In the UK, ovarian cancer is diagnosed in around 7,400 women each year and has the highest mortality rate of all the gynaecological cancers. Despite significant efforts to develop new drugs and treatment strategies, ovarian cancer survival rates have remained much poorer than other cancers.
Over 1 in 10 of all ovarian cancers are familial (run in families) or are caused by faulty genes. The most common cause is an inherited fault/alteration in the BRCA1 or BRCA2 gene. Individuals with these BRCA1/BRCA2 faulty genes, have a 17-44% risk of developing ovarian cancer and 69-72% risk of developing breast cancer over their lifetime. This is much higher than the risk for women who do not carry the gene alteration. In the general population, 1 in 50 (2%) women get ovarian cancer and 1 in 8 (12%) get breast cancer over their lifetime. Focusing on developing strategies to prevent ovarian cancer in women at increased risk has the potential to have a significant impact on disease burden.
There is currently no screening programme for ovarian cancer available on the National Health Service (NHS) as ovarian cancer screening has not yet been shown to save lives. The most effective method to prevent ovarian cancer is surgery to remove both the fallopian tubes (‘tubes’) and ovaries. This procedure is called ‘risk reducing salpingo-oophorectomy’ (RRSO). This significantly reduces the risk of ovarian cancer by over 80% and is offered to women at increased risk once they have completed their family. However, in premenopausal women, removing the ovaries causes early menopause, which has a serious detrimental impact on general health. Early menopause results in symptoms such as hot flushes, changes in mood, irritability and impaired sexual function. It also increases the risk of osteoporosis (brittle bones), heart disease, deaths from heart disease, stroke and dementia.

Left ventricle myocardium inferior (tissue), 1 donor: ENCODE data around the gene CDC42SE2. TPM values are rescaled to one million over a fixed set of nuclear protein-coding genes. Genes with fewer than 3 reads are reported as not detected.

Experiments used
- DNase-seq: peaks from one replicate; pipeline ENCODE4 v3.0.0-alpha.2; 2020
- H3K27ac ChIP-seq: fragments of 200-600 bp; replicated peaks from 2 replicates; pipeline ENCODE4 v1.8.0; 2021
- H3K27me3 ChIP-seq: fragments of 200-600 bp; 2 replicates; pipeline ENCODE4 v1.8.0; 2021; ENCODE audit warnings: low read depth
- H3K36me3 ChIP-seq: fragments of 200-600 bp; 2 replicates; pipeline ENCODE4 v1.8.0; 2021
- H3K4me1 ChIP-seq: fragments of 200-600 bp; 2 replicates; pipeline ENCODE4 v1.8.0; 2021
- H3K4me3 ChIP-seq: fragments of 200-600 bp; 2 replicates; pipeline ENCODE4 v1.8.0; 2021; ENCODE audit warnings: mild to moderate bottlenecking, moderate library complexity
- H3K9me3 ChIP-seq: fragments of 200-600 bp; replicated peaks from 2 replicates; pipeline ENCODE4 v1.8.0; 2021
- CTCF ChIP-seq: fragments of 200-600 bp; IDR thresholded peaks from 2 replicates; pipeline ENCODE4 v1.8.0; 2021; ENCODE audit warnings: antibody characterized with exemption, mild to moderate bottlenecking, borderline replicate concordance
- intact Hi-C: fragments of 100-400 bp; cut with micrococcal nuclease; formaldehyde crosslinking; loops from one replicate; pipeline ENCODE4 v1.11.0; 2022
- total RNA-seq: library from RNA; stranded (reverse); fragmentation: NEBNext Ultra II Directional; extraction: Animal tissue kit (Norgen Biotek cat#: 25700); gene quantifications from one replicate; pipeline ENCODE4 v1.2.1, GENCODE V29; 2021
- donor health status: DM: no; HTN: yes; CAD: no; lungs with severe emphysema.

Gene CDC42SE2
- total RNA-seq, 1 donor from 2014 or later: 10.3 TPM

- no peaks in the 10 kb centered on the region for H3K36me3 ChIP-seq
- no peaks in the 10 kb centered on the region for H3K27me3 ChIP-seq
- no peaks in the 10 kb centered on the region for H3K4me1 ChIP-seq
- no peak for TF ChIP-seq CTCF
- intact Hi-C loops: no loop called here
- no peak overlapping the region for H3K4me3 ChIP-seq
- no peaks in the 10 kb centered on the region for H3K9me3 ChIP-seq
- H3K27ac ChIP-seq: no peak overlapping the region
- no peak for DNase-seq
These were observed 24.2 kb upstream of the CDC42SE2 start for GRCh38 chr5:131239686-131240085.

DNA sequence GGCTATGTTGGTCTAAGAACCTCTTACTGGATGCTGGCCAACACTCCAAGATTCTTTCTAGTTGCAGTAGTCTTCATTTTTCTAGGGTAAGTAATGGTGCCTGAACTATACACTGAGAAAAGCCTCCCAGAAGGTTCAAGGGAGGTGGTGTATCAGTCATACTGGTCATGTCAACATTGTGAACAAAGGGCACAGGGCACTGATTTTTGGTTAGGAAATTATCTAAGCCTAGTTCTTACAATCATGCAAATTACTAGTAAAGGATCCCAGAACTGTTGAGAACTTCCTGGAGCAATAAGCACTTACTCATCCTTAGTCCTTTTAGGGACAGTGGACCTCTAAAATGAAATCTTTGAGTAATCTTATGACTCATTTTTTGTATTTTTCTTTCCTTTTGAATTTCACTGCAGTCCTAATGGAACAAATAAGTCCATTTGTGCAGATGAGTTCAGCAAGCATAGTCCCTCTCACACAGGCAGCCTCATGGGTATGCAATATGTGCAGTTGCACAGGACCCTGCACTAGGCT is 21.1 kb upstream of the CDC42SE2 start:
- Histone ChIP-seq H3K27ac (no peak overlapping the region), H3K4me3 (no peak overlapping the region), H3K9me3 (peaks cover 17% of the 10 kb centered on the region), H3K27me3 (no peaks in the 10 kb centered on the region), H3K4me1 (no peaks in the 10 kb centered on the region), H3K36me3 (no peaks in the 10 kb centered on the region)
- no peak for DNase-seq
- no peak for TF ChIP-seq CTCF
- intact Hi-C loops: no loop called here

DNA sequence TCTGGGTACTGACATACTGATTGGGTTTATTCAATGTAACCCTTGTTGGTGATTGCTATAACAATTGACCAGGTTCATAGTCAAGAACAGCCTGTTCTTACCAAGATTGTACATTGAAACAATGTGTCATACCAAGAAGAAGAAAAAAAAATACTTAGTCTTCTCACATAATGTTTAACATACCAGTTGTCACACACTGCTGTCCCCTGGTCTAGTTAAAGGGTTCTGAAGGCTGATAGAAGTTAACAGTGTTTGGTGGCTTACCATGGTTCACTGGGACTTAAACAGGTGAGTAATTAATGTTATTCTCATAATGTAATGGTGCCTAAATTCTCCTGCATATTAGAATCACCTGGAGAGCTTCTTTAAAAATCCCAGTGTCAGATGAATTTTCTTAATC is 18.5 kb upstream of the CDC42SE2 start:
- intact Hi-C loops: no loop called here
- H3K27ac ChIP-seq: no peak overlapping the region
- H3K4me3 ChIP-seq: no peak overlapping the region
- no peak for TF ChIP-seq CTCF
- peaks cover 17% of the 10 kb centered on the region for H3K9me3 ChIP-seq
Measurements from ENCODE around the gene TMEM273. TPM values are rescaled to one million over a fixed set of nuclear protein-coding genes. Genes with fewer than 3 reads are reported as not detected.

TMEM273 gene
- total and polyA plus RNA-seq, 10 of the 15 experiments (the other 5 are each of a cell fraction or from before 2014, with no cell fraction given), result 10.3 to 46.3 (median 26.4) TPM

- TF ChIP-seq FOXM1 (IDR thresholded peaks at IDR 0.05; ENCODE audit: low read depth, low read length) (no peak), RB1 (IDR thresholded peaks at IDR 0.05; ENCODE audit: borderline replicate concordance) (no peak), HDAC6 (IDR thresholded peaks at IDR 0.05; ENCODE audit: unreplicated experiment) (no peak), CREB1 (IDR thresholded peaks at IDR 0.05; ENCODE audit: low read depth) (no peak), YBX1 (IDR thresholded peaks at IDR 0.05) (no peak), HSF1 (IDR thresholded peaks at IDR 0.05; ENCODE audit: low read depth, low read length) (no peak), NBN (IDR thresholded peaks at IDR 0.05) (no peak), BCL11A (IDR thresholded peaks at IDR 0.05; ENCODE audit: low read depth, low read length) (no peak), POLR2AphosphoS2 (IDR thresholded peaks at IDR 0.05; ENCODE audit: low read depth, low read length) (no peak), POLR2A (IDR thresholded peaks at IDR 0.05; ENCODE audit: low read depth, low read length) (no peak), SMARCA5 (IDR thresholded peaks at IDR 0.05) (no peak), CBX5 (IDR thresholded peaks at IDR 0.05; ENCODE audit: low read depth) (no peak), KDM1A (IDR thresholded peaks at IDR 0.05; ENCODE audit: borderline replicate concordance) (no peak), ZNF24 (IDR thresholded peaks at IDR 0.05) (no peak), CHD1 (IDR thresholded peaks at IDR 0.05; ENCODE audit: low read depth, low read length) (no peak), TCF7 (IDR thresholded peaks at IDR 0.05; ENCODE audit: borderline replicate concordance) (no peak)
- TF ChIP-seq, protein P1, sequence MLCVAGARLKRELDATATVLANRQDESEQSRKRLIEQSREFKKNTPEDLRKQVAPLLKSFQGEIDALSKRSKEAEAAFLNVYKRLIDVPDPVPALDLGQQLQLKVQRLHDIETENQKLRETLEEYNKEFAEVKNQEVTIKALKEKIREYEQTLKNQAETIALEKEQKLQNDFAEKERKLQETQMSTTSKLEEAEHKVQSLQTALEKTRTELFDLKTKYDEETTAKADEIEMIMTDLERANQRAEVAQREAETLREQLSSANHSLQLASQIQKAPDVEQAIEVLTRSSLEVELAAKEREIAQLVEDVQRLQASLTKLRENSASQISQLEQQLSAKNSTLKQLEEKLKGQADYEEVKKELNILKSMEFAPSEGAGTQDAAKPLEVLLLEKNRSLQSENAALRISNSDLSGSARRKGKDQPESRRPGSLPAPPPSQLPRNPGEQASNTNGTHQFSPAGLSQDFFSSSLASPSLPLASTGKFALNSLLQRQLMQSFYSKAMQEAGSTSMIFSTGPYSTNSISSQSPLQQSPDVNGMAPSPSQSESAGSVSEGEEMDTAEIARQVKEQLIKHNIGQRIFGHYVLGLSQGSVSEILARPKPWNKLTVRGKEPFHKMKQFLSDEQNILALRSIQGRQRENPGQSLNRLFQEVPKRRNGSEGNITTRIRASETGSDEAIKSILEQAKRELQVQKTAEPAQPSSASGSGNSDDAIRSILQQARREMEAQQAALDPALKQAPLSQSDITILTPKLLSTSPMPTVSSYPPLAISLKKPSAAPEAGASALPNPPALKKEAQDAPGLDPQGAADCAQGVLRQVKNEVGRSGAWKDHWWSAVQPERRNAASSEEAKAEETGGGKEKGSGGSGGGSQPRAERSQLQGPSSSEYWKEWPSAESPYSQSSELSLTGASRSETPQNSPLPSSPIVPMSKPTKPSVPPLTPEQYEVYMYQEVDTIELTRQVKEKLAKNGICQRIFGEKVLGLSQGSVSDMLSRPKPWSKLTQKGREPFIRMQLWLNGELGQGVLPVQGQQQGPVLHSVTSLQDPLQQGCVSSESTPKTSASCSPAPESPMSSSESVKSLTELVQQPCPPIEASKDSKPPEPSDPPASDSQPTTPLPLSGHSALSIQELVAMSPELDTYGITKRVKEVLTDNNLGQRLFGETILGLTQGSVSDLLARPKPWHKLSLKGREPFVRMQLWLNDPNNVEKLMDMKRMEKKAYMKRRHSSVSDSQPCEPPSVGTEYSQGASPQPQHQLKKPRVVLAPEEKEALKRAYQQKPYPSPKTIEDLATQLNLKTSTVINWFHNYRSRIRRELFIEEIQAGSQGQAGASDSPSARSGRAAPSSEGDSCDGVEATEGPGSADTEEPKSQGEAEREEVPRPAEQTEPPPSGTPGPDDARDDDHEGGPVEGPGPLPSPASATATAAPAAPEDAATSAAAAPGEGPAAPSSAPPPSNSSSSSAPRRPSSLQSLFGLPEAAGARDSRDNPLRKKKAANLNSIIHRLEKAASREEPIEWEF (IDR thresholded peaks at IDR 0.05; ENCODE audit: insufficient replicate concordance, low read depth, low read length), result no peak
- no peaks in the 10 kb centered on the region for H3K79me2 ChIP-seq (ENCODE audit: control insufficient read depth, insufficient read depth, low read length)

Current research suggests that a significant number of cancers of the ovary actually start in the tubes. This has led to the proposal of an alternative strategy for reducing ovarian cancer risk, in which women are offered preventive surgery in two stages. The first procedure involves only removing the tubes (early salpingectomy). The second procedure involves removing the ovaries (delayed oophorectomy) after the individual has gone through the menopause. This novel prevention strategy (RRESDO – risk reducing early salpingectomy with delayed oophorectomy) offers protection against ovarian cancer in young women whilst avoiding the negative health consequences of early menopause.
However, the overall impact of this two-step prevention strategy has not yet been adequately studied. The PROTECTOR study will be able to assess impact within the safe environment of a research study where women will be closely followed up.